On the other hand if Zuck and his lackeys dont avoid the PR firestorm that is nearly out of their control now … then their vision of just how MUCH they can wring out of their ad network will never be realized. You think all those telling IM’s of this punk in his college days isnt whats really the motivation for the future of his ‘vision’ then I say keep your head in the sand on the FB beach and enjoy what it gets you.

  4. Who the hell cares if facebook is showing you more relatve adds? The point of the privacy settings is to prevent other people from seeing your info. I don’t think facebook has EVER said it wouldnt use your info for it’s ad targeting, regardless of your settings. What’s the big deal if facebook knows which adds to show you? They aren’t posting it on your profile for the world to see. The author is sadly disillusioned about the purpose of the privacy controls. They aren’t to keep facebook out. If that’s what you want, close your account or maybe, genius idea here, remove the personal info from your profile. Think about it.

  5. I agree with Brett. The problem is not that Facebook is using behaviour data to serve adds.In fact, it would be beneficial to users to get more relevant adds. So please, Facebook, use my data for that. The problem is other parties getting access to my personal information. I don’t like it if any website can tell that I’m on Facebook and use my information. I’d like to be anonymous outside Facebook.I think I can at the moment, so no problem.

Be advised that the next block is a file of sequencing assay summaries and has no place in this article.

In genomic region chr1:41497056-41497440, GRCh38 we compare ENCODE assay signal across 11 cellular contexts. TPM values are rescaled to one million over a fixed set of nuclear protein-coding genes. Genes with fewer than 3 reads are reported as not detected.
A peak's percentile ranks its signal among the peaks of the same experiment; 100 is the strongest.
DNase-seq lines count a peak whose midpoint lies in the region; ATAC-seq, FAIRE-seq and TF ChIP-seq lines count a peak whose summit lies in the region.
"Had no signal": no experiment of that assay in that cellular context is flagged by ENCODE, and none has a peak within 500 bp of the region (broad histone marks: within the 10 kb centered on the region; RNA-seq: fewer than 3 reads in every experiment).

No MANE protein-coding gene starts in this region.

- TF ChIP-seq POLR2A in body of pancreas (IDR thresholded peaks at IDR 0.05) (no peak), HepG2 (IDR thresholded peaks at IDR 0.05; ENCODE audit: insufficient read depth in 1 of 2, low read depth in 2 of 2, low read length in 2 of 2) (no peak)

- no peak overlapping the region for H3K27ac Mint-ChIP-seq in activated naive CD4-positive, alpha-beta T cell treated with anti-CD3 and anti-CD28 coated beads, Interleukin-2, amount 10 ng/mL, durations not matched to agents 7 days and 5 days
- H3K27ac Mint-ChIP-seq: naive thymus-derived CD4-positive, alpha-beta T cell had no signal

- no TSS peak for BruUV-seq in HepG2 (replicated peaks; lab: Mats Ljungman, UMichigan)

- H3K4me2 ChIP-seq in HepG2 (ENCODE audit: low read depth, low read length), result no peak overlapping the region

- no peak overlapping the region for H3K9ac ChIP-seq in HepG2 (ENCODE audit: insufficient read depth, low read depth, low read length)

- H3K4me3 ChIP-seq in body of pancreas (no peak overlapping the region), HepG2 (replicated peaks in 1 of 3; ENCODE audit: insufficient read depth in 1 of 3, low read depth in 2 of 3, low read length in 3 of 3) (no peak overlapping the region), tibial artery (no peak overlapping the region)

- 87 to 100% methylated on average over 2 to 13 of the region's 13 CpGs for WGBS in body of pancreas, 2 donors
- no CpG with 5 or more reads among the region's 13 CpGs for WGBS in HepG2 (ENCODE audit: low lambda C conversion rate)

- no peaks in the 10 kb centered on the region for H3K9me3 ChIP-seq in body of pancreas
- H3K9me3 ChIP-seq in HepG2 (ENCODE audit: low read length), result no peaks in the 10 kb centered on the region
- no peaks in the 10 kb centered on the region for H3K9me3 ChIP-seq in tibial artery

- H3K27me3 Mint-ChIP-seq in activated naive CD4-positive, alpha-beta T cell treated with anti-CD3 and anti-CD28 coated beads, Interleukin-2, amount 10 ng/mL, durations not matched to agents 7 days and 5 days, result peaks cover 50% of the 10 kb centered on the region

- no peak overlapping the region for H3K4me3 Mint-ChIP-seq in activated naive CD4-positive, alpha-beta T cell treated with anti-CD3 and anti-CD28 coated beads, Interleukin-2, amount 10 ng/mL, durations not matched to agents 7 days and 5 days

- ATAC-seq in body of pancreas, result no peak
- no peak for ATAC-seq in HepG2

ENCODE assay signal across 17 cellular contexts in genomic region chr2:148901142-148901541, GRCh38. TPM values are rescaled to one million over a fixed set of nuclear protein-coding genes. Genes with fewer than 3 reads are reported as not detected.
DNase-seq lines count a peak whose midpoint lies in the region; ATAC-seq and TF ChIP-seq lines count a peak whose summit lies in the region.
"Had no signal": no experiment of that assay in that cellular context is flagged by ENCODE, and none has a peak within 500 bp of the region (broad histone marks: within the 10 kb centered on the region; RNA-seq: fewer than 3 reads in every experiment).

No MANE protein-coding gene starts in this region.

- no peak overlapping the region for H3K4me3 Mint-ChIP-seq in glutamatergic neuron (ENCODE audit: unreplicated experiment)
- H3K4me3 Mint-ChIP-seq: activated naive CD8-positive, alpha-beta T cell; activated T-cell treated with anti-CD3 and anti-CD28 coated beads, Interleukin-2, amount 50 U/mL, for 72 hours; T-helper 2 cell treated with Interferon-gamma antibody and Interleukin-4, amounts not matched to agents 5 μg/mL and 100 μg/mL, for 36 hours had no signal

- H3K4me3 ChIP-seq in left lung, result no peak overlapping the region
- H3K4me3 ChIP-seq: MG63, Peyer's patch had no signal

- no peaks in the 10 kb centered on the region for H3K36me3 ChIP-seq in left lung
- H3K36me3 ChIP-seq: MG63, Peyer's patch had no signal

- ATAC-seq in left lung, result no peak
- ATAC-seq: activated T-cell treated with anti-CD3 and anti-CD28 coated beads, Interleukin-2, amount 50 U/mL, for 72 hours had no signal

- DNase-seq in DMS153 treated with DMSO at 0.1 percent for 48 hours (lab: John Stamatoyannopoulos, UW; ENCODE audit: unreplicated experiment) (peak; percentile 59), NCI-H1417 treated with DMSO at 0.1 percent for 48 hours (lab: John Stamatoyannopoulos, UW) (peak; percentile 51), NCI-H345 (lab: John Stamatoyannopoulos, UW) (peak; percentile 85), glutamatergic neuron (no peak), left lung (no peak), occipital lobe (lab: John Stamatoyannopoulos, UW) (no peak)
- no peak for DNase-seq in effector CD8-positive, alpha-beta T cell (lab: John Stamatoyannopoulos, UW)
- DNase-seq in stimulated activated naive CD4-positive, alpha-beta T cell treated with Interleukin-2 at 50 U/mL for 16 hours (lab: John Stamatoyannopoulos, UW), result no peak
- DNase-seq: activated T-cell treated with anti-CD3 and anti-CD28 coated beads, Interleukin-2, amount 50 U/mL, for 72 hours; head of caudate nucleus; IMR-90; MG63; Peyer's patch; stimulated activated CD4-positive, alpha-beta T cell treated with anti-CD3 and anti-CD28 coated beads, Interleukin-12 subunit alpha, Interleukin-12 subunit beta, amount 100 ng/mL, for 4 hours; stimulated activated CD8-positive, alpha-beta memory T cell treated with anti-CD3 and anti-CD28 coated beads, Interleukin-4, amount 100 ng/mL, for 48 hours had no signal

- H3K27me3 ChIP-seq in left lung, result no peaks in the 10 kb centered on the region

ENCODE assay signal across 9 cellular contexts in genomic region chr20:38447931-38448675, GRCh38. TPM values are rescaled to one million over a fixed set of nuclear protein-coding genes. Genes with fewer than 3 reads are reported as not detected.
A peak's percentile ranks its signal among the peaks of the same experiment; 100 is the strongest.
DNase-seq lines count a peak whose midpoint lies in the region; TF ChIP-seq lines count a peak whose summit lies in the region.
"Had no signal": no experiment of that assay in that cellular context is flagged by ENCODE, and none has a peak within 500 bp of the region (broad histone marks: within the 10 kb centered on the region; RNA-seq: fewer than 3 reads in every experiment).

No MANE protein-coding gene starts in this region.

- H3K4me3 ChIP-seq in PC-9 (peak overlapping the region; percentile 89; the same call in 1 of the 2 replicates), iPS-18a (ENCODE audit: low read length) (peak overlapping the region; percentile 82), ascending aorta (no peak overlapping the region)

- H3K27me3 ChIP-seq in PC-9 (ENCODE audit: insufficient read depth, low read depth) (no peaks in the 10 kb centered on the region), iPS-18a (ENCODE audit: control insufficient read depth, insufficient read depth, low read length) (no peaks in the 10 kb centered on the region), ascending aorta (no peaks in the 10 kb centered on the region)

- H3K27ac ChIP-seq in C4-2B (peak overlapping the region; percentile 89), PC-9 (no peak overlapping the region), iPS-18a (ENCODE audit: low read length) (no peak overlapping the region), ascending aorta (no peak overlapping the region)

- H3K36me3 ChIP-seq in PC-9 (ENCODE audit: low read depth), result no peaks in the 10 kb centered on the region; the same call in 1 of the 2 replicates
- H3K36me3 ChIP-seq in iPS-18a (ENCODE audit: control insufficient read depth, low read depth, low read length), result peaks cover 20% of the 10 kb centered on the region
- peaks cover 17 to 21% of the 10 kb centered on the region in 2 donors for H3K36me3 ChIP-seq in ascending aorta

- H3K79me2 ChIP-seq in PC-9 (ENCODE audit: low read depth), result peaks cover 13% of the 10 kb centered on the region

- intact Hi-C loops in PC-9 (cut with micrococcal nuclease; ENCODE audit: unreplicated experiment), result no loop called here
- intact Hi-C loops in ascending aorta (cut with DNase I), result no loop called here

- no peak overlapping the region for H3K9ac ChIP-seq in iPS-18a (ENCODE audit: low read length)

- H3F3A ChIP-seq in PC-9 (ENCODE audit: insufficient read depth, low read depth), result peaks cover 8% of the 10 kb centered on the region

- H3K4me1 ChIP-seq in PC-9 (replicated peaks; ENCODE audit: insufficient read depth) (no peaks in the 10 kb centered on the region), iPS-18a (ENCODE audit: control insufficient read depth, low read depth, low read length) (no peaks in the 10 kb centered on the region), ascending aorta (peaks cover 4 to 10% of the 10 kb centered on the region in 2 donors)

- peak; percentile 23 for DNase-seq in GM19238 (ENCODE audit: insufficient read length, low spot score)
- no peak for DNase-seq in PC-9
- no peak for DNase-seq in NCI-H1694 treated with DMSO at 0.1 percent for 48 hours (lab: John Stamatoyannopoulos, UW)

6. all your bases are belong to facebook

    1) dont use facebook
    2) fake data
    3) your an idiot and are perfect target for ads

  7. I honestly believe that Zuckerberg is the peter principle in action. He had a great idea for a website but is a moron when it comes to making business decisions. The biggest threat to his business is himself and we are seeing that over and over again. Dude needs to let an adult take over Facebook and show him how to manage a business and make decisions that you don’t have to eat crow over. How many mea culpas will it take before he runs all this business potential into the ground?

  8. here’s what I do, and I promise it works.

    don’t click on ads unless you’re interested in buying something.

    it’s that easy!

  9. This is absolute BS. I couldn’t care less if Facebook knows what websites I’m looking at or what music I like. I would prefer to see ads that pertain to my likes instead of random crap I don’t care about. What harm is facebook doing to me by wanting to know what I like. They are a business, a quite successful one at that. Correct me if I’m wrong but doesn’t “Social Media” mean public connections. If your an anti social person then stay off of facebook and stand in corner like you probably did at your high school prom.